Visitation Rights

Visitation is something that a non-custodial parent will be entitled to, under law. The standard visitation schedule that we see on a day-to-day basis in most divorce decrees is alternating holidays, alternating weekends, and possibly a day or two during the week. We also see extensive time over a summer vacation and winter break.

Visitation is crucial to maintaining a good relationship with your child. Just because you do not have physical custody or the day-to-day operations of the child does not mean that you should take a back seat when it comes to visitation. Visitation is very important to maintain a good relationship with your child. If you can maintain a good relationship with your child, even though you don’t have physical custody, you can help ensure that your child is not going to become a problem child in school, emotionally, and physically.

If your ex-spouse is not allowing visitation, pursuant to your divorce decree, then you have rights. You have the ability to come back into court on a post-decree motion, Rule to Show Cause, attempting to hold your ex-spouse in contempt for violating the visitation schedule. Some ex-spouses start to withhold visitation because they are not receiving child support payments. Visitation and child support are mutually exclusive issues. Thus, the mere fact that you may not be paying child support does not preclude you from exercising your visitation rights.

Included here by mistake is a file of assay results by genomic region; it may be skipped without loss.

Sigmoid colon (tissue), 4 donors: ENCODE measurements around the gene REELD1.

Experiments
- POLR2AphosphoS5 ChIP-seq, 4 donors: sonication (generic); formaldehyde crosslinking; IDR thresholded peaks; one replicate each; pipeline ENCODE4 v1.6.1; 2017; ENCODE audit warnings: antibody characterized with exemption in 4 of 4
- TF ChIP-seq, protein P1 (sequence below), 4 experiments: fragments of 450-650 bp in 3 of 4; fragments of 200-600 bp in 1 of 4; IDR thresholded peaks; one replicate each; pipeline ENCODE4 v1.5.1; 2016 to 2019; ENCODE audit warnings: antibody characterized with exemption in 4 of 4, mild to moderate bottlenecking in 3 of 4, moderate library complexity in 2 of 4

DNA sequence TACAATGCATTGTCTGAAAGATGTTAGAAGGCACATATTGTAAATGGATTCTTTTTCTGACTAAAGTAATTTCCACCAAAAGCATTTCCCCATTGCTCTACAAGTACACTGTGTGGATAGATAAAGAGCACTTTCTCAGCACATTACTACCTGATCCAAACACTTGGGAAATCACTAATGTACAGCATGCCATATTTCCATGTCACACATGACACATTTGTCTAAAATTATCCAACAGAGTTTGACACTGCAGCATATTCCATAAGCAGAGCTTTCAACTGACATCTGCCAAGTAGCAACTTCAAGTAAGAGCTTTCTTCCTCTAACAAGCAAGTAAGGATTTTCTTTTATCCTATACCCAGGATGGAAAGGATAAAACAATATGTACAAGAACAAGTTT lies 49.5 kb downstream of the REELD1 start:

So, maintain a positive relationship with your child by exercising visitation pursuant to the schedule that’s set out in your judgment for dissolution. If you do not exercise visitation, your ex-spouse can possibly come into court and suspend your visitation. Further, think about your child. Your child is going through enough by having the family relationship broken apart.

Don’t make matters worse by making the child feel that they’re the problem because you don’t want to come around and exercise your visitation. Make sure that you follow, to the letter of your agreement, your visitation schedule. It will be good for you, it will be good for your child, and it will be great for the relationship going forward, between you and your child.

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